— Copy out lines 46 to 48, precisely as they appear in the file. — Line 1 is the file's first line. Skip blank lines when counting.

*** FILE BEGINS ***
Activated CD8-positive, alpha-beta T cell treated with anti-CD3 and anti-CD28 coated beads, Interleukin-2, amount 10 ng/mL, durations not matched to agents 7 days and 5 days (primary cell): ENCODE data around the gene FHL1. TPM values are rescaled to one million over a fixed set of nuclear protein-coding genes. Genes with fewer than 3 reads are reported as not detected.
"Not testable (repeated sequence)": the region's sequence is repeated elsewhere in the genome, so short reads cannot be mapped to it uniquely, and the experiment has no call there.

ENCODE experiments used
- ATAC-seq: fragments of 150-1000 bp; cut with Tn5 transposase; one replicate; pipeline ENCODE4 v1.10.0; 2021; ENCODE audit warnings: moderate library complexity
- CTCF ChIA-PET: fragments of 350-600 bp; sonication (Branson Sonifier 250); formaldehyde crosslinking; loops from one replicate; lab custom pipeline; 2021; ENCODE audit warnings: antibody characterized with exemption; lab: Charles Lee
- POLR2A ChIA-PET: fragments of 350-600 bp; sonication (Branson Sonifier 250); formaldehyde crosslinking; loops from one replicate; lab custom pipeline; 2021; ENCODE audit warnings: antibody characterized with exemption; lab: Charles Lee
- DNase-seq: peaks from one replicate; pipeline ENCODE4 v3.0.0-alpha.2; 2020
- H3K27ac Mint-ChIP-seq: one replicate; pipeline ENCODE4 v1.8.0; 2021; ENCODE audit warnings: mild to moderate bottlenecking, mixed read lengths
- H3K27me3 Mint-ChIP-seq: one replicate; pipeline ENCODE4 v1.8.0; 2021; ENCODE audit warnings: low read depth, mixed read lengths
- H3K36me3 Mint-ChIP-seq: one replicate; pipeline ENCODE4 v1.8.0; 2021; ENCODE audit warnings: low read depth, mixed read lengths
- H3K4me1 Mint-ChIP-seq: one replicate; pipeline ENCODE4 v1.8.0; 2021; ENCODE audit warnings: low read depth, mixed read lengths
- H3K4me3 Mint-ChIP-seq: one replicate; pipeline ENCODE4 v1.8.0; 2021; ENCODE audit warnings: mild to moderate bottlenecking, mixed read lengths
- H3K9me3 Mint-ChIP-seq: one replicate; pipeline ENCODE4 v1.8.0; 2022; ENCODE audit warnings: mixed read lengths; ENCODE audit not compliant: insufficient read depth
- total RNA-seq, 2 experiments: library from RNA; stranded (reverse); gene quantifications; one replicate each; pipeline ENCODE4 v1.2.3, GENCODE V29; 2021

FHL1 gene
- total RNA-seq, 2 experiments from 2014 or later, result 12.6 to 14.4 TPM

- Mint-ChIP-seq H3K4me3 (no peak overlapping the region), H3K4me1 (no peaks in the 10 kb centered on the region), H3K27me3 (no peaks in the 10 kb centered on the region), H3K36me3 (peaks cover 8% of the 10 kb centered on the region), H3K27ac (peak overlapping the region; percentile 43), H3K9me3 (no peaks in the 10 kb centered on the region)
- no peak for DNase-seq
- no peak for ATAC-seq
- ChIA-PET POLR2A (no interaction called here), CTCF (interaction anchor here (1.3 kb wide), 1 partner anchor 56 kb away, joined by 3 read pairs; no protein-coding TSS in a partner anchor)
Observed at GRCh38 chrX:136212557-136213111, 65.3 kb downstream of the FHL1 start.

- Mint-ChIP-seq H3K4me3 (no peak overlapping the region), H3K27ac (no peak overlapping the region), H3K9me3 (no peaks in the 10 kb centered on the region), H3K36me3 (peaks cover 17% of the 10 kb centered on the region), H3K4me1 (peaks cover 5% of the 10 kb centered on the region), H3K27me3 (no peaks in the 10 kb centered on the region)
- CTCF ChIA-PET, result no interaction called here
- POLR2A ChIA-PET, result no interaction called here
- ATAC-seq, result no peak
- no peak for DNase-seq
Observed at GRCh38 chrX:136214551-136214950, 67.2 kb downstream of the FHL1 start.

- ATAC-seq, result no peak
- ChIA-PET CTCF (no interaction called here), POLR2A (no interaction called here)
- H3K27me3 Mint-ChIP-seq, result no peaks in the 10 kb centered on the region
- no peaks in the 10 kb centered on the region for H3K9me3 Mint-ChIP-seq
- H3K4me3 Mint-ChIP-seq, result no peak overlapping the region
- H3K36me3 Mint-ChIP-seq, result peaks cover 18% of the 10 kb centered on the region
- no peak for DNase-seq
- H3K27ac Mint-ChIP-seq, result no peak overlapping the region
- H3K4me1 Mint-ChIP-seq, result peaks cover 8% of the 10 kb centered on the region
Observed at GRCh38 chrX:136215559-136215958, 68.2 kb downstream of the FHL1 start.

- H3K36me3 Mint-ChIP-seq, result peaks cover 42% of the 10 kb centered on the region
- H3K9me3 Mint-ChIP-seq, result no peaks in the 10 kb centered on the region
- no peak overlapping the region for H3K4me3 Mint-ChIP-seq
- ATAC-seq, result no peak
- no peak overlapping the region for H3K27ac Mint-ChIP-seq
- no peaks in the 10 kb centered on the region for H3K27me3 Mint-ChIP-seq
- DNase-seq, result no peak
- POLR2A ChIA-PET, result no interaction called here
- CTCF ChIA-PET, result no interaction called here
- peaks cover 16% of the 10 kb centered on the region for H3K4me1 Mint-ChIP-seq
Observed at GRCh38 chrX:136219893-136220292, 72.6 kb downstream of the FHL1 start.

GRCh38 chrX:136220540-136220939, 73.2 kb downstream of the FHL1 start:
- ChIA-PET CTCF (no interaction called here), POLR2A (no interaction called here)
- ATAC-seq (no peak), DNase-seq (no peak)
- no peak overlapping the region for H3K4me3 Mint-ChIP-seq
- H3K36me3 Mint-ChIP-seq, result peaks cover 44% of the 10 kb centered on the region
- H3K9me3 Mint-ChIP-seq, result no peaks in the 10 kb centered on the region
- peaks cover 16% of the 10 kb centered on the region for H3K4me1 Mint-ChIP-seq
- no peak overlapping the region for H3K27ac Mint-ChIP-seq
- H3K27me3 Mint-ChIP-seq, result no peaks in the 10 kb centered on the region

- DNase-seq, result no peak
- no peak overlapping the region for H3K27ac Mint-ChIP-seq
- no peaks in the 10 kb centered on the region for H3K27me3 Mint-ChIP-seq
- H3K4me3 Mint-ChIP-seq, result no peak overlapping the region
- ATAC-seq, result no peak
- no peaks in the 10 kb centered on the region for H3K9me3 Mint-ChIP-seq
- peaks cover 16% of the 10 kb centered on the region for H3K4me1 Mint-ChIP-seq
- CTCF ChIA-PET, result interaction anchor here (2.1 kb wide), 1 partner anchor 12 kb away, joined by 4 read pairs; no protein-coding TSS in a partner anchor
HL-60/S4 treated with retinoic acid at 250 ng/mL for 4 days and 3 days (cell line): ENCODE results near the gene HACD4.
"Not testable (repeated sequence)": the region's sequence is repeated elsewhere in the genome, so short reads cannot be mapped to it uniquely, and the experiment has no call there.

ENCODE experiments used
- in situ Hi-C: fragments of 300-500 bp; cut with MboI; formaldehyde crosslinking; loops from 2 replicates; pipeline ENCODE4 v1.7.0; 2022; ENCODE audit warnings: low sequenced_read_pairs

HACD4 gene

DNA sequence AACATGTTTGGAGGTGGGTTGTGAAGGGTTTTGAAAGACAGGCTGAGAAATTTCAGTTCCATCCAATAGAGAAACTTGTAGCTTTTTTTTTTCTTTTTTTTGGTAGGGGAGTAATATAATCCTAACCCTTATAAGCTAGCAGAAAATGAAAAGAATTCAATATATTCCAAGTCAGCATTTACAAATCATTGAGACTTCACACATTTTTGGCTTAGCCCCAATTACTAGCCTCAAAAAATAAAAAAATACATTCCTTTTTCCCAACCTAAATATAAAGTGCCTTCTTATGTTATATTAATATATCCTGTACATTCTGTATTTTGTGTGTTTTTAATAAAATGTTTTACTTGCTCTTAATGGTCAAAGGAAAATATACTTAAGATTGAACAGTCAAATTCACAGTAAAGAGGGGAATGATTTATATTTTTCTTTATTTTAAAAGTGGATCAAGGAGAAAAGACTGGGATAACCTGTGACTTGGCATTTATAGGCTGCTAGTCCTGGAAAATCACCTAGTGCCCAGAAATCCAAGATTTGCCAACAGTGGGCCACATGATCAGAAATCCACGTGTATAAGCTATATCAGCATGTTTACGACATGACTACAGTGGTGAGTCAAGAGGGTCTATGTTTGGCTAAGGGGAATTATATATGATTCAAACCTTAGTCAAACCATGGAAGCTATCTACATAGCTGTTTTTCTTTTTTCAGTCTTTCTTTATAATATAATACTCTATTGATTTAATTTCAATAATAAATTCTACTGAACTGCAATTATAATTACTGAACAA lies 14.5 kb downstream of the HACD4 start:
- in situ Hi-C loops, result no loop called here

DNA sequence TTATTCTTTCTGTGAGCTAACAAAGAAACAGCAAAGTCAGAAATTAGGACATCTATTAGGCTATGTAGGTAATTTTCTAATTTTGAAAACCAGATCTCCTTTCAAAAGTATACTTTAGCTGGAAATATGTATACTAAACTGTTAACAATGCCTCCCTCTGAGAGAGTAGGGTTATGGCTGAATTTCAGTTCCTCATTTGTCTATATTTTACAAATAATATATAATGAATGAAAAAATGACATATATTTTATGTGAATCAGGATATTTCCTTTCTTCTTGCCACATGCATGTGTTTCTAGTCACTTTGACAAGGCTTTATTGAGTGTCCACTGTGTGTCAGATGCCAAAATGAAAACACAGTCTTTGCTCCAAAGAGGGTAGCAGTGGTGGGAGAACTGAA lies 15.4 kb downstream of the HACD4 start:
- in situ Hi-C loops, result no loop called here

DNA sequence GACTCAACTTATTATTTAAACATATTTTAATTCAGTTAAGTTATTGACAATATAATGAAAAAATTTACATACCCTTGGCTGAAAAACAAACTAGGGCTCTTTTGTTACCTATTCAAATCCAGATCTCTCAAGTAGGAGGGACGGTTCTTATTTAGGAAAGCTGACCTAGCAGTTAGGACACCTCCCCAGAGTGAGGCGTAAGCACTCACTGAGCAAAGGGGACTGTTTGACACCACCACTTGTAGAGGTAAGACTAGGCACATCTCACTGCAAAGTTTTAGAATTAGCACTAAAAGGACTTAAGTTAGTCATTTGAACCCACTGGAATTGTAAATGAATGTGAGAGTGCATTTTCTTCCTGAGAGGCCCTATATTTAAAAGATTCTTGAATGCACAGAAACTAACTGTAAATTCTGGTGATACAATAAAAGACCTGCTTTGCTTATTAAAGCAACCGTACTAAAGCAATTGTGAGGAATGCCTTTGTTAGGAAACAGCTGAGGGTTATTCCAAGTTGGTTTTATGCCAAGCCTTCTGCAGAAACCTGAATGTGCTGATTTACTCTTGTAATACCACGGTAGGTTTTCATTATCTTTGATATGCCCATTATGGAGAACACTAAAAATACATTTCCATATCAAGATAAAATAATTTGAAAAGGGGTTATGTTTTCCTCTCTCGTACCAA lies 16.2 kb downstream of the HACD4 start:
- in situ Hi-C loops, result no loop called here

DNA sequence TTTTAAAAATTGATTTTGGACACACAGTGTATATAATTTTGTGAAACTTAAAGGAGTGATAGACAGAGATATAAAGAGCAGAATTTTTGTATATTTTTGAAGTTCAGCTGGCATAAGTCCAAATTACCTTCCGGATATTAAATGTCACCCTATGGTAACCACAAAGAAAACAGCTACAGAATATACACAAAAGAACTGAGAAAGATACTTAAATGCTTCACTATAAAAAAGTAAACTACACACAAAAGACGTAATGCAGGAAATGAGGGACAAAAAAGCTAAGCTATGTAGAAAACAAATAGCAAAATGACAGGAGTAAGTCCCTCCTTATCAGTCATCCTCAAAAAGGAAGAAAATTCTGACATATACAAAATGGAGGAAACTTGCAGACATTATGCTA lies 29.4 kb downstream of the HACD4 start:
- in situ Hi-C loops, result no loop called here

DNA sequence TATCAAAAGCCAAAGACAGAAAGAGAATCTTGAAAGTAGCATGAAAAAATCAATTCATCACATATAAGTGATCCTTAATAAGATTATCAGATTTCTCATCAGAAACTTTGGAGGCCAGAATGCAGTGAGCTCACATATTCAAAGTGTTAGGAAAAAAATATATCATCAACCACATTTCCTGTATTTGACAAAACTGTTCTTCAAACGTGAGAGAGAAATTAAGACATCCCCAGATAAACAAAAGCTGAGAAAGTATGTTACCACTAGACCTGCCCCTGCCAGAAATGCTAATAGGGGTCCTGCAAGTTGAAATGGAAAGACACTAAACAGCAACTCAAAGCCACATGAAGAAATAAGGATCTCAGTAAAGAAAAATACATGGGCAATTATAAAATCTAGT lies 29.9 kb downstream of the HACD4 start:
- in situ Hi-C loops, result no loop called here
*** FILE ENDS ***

- CTCF ChIA-PET, result no interaction called here
- peaks cover 16% of the 10 kb centered on the region for H3K4me1 Mint-ChIP-seq
Observed at GRCh38 chrX:136219893-136220292, 72.6 kb downstream of the FHL1 start.